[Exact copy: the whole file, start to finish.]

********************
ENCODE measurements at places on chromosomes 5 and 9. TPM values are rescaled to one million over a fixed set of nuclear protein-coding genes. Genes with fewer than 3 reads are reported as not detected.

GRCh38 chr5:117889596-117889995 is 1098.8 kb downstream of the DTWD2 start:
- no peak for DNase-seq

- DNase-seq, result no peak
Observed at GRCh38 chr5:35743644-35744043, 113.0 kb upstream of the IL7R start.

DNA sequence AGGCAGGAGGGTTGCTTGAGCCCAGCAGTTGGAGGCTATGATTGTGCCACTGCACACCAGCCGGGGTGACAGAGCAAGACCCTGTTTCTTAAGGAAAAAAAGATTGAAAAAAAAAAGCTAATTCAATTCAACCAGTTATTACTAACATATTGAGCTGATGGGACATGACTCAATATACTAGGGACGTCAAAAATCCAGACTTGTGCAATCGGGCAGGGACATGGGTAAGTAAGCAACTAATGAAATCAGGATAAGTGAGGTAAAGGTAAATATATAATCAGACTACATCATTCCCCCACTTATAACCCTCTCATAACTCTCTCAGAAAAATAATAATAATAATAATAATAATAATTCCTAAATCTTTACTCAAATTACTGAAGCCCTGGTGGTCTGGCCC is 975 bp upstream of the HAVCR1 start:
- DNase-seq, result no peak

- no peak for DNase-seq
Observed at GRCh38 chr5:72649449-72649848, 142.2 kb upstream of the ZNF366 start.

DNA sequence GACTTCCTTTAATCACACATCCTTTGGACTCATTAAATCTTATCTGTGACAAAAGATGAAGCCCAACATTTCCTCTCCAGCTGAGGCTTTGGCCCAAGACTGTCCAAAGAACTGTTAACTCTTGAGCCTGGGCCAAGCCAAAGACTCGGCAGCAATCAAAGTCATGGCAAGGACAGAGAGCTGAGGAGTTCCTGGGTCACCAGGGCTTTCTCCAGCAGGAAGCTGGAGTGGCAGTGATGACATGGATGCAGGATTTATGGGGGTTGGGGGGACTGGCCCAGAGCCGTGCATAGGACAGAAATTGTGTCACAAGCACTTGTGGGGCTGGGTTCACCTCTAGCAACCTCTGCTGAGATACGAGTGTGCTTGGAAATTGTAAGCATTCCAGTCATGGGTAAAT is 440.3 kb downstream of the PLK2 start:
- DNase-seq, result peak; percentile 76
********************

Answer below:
ENCODE measurements at places on chromosomes 5 and 9. TPM values are rescaled to one million over a fixed set of nuclear protein-coding genes. Genes with fewer than 3 reads are reported as not detected.

GRCh38 chr5:117889596-117889995 is 1098.8 kb downstream of the DTWD2 start:
- no peak for DNase-seq

- DNase-seq, result no peak
Observed at GRCh38 chr5:35743644-35744043, 113.0 kb upstream of the IL7R start.

DNA sequence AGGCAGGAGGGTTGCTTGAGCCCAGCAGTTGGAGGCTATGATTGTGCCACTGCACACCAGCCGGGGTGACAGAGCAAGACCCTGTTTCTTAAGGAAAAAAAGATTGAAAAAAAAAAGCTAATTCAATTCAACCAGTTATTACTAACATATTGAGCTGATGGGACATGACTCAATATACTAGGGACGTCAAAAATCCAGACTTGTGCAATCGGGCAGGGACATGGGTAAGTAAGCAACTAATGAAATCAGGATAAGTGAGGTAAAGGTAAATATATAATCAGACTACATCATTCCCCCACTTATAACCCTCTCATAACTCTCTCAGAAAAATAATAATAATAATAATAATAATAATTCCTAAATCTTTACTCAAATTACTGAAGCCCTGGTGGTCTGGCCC is 975 bp upstream of the HAVCR1 start:
- DNase-seq, result no peak

- no peak for DNase-seq
Observed at GRCh38 chr5:72649449-72649848, 142.2 kb upstream of the ZNF366 start.

DNA sequence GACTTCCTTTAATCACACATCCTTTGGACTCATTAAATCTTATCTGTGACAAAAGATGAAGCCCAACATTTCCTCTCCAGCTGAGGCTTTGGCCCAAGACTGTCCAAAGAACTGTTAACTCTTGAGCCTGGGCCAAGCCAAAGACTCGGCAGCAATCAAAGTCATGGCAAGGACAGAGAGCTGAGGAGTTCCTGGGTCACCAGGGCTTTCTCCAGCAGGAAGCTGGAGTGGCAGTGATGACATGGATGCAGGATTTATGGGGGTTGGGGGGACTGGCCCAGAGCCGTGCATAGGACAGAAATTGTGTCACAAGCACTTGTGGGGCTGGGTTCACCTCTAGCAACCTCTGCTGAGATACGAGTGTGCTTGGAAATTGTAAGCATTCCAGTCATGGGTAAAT is 440.3 kb downstream of the PLK2 start:
- DNase-seq, result peak; percentile 76